A Few Thoughts on Food

A Few Thoughts on Food

Wondering why I started this blog? As a multi-passionate creative, I used to be plagued by the idea that success meant choosing one thing and sticking with it. The problem was choosing just “one thing” left me unable to show up in the world as my most authentic, full self. One day I woke up and decided to finally embrace and share all of my gifts. My next thought: I should start a blog as a space for my passions to play. I never looked back after that moment. 

psst. over here.

While embarking upon this blog-journey, I knew I wanted to make it a place where I could share my knowledge on the many different subjects I am passionate about. When I began to brainstorm what my first posts would be, it was no surprise that many of them centered around food.


My love for food was born when I was young. As far back as I can remember I took the presence of a home cooked meal to be an expression of the deep, nurturing love. I am fortunate to have been able to experience this type of love from both my mother and father:

My mother cooked for me every night of the week when I was a child. There was often a whole chicken, stuffed with green apple, onion and celery, roasted to tender perfection, along with a side of steamed vegetables and potatoes. The flavors were so delicious and satisfying and nutritious.  At school, I enjoyed thoughtfully packed lunches often containing my favorite snack, Apple Chips, which I was given in place of potato chips (and remain my favorite snack to this day). I always felt warmth swell within me when I went into the kitchen to make my plate, or opened my brown-bagged lunch. I felt loved in a way I would only recognize later, when I was able to reciprocate that very form of affection.

When I started college, my mother went back to school for her teaching credential in order to fulfill her lifelong dream of being an elementary school teacher. We both had busy schedules, and it was a fend-for-yourself environment in our kitchen. I cooked simple meals for myself and made heaping salads full of fresh vegetables for us both, but nothing fancy. Once I graduated, I got my first full-time job working as a nanny for a family with two school-aged girls. One of the requirements of the job was to follow the menu I was given for the week and have dinner on the table each night. Working as a nanny revealed to me the elation that comes from feeding the mouths of those I love and respect. It was one of the most rewarding experiences I had ever had. I began to go home and cook the recipes I made at work for my mother. Finally, returning the feeling of being taken care of back to her.


My parents lived in separate households for my entire life, which was okay with me. I never felt neglected by my father. He is the adventurous type, and since I was young, we have found our own rhythm and ways to connect regardless of the fact that he and my mother had been separated since I was an infant. When I was born he immediately learned to cook; being able to feed me healthy food was a priority for him. I will never forget the aroma of baked chicken breast with Italian dressing and onions bubbling at the bottom of a glass casserole dish, or the delicate sweetness of steamed cauliflower topped with a little butter and salt. Just like my experiences at home with my mom, when my father presented my plate at dinnertime, it wasn’t just my stomach that was full at the end of the meal…but my heart.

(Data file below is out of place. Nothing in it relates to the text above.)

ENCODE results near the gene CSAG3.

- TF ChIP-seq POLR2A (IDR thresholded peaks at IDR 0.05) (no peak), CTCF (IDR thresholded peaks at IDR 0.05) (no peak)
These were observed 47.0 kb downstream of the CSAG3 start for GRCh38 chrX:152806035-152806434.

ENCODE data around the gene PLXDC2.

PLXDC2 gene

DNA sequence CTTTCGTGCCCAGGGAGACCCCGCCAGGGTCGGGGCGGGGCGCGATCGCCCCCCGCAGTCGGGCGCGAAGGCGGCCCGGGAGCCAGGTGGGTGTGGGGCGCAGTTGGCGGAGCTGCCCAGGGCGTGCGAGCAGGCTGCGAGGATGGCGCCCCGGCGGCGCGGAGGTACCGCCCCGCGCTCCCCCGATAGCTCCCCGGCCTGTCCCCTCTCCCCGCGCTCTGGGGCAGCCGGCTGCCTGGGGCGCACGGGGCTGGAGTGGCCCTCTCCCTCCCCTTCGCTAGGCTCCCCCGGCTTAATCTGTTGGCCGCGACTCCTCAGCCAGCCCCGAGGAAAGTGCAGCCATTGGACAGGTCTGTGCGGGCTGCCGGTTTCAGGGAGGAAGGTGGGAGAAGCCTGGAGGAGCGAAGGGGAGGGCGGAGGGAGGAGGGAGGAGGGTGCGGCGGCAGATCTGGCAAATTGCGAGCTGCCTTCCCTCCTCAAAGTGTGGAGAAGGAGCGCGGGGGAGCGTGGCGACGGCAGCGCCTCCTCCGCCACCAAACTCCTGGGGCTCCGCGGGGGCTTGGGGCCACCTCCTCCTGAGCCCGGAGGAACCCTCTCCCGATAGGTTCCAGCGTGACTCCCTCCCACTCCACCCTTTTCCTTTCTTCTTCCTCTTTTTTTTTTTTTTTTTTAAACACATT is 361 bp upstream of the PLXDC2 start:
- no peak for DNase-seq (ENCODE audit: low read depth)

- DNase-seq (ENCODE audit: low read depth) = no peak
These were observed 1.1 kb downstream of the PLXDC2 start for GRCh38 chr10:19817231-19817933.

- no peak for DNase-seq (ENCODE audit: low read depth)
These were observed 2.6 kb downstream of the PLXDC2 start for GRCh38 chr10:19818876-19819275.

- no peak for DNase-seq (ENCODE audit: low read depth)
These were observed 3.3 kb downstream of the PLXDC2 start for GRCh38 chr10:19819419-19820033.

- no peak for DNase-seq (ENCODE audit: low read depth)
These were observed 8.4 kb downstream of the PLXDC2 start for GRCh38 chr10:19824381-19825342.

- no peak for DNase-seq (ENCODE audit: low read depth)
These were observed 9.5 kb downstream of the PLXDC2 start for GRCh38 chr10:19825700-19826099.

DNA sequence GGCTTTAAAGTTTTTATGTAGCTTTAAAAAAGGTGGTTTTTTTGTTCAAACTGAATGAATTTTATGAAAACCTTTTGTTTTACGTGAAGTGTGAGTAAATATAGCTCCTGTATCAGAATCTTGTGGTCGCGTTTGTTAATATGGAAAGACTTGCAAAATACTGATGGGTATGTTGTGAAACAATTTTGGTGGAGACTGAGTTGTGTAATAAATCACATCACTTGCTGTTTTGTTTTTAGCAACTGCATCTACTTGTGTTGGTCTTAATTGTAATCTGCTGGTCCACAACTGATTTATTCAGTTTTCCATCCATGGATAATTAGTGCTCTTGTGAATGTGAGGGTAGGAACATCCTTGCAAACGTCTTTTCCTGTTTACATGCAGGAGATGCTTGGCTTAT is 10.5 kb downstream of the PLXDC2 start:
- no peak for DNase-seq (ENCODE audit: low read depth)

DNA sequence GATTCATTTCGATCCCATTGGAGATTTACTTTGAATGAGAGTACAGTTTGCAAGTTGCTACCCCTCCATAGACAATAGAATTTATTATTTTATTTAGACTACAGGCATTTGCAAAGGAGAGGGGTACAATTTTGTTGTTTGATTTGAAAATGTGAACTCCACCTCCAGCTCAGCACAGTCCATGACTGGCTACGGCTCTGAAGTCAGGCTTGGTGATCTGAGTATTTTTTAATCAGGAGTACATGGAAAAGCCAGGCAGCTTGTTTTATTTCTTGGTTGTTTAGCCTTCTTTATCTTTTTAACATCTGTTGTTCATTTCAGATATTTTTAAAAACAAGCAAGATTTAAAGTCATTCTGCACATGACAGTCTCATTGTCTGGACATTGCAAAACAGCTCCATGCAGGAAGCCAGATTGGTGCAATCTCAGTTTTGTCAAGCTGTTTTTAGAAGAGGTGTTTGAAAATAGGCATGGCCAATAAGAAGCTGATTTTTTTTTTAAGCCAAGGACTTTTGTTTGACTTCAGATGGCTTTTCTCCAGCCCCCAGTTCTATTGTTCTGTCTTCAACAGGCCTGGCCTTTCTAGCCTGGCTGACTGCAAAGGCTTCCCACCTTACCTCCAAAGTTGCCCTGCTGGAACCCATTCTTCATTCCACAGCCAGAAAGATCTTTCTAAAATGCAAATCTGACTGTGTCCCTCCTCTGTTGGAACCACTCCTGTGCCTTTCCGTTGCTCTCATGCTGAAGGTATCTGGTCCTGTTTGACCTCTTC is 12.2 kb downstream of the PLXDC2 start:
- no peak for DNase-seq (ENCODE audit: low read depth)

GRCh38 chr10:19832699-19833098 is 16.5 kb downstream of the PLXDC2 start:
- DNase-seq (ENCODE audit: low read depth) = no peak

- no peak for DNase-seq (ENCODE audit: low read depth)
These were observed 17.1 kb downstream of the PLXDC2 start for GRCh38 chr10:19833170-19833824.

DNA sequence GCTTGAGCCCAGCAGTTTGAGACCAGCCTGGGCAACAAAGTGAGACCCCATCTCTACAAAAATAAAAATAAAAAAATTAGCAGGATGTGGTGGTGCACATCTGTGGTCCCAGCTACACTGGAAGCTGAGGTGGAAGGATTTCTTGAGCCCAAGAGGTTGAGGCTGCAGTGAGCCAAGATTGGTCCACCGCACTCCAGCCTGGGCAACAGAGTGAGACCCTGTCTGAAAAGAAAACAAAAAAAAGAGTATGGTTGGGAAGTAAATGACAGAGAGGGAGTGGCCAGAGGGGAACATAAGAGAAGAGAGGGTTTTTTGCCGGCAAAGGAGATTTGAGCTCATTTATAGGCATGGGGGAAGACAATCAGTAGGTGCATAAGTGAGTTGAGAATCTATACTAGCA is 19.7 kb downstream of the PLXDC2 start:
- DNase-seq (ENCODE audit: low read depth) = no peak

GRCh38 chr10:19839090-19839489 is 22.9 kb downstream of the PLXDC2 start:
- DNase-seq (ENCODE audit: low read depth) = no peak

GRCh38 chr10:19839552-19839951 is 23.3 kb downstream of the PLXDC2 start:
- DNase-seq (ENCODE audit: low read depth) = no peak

My father also got creative with helping me to enjoy foods I might not have been fond of. He initiated the “Clean Plate Club,” which is exactly what it sounds like: An exclusive club for those who dared to eat all their food at dinnertime. Since he never gave me portions that were gluttonous, I was often a member of this club, and it brought me great happiness every time he would say “clean plate club!” throwing his hand up in the air for a high-five. Many years later, I presented a menu for my father to choose from for his birthday, each containing three courses, all to be cooked by yours truly. To this day, that gift, the gift of food, is one he recalls with fondness time and time again. Having the opportunity to care for our parents in the ways they cared for us a children is a pleasure that life gives us with age. Even though I’m in my late twenties now, I still smile at my empty plate at the end of a meal and remember how fun eating has been, ever since I was a kid.


The relationship I began with food in my youth has carried seamlessly into adulthood. I’ve gone from honorary member of the clean plate club, to cooking as a form of romantic courtship. When my partner and I first started dating, I would send him home with leftovers from our dinner-at-home-dates so that he could have hearty food for lunch the next day. Darius later confessed that this is how he knew to take me seriously, because I cooked for him. Now we are a year into our relationship and we share a kitchen, a bed, and meal after home-cooked meal.  He rarely takes lunch to work now that he is able to come home and eat during his lunch break, but I still find myself returning at the end of the day and asking, “What did you have for lunch today, babe?” Somehow, knowing what he ate for lunch makes me feel closer to him. Food and closeness, love and food; It really is all the same thing for me.

xo, Joi

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